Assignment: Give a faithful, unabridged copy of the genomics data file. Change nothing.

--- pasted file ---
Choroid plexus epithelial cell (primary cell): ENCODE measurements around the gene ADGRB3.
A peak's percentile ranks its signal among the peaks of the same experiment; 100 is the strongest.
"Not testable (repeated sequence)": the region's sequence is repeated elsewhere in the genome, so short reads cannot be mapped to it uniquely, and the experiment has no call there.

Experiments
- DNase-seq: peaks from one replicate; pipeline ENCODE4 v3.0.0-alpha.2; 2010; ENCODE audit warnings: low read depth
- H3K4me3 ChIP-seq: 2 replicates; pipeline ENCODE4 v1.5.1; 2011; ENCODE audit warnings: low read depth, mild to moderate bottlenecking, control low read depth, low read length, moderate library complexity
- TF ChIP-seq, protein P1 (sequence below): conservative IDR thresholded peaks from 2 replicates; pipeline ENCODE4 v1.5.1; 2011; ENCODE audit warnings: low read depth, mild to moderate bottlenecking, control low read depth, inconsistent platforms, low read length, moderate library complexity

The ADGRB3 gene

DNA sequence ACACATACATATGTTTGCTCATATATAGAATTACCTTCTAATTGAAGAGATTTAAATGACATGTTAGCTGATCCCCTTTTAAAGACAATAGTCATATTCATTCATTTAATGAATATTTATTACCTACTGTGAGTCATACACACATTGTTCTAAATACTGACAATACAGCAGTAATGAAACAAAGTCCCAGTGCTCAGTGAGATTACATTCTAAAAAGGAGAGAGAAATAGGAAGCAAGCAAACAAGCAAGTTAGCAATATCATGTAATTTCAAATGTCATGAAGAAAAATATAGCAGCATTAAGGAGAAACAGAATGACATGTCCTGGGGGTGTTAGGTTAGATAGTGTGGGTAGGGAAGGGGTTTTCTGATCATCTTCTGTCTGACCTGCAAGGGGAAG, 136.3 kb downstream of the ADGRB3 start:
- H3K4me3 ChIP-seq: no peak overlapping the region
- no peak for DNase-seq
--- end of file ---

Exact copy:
Choroid plexus epithelial cell (primary cell): ENCODE measurements around the gene ADGRB3.
A peak's percentile ranks its signal among the peaks of the same experiment; 100 is the strongest.
"Not testable (repeated sequence)": the region's sequence is repeated elsewhere in the genome, so short reads cannot be mapped to it uniquely, and the experiment has no call there.

Experiments
- DNase-seq: peaks from one replicate; pipeline ENCODE4 v3.0.0-alpha.2; 2010; ENCODE audit warnings: low read depth
- H3K4me3 ChIP-seq: 2 replicates; pipeline ENCODE4 v1.5.1; 2011; ENCODE audit warnings: low read depth, mild to moderate bottlenecking, control low read depth, low read length, moderate library complexity
- TF ChIP-seq, protein P1 (sequence below): conservative IDR thresholded peaks from 2 replicates; pipeline ENCODE4 v1.5.1; 2011; ENCODE audit warnings: low read depth, mild to moderate bottlenecking, control low read depth, inconsistent platforms, low read length, moderate library complexity

The ADGRB3 gene

DNA sequence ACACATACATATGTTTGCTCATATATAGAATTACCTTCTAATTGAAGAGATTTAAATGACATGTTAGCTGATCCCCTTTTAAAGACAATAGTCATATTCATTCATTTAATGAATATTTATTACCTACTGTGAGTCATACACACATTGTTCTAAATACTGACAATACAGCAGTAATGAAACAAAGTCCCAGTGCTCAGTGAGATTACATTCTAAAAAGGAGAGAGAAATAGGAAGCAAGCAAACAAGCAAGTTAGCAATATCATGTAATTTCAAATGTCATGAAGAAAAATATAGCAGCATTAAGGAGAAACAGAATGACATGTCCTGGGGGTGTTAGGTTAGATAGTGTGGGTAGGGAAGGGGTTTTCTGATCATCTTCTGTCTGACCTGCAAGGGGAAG, 136.3 kb downstream of the ADGRB3 start:
- H3K4me3 ChIP-seq: no peak overlapping the region
- no peak for DNase-seq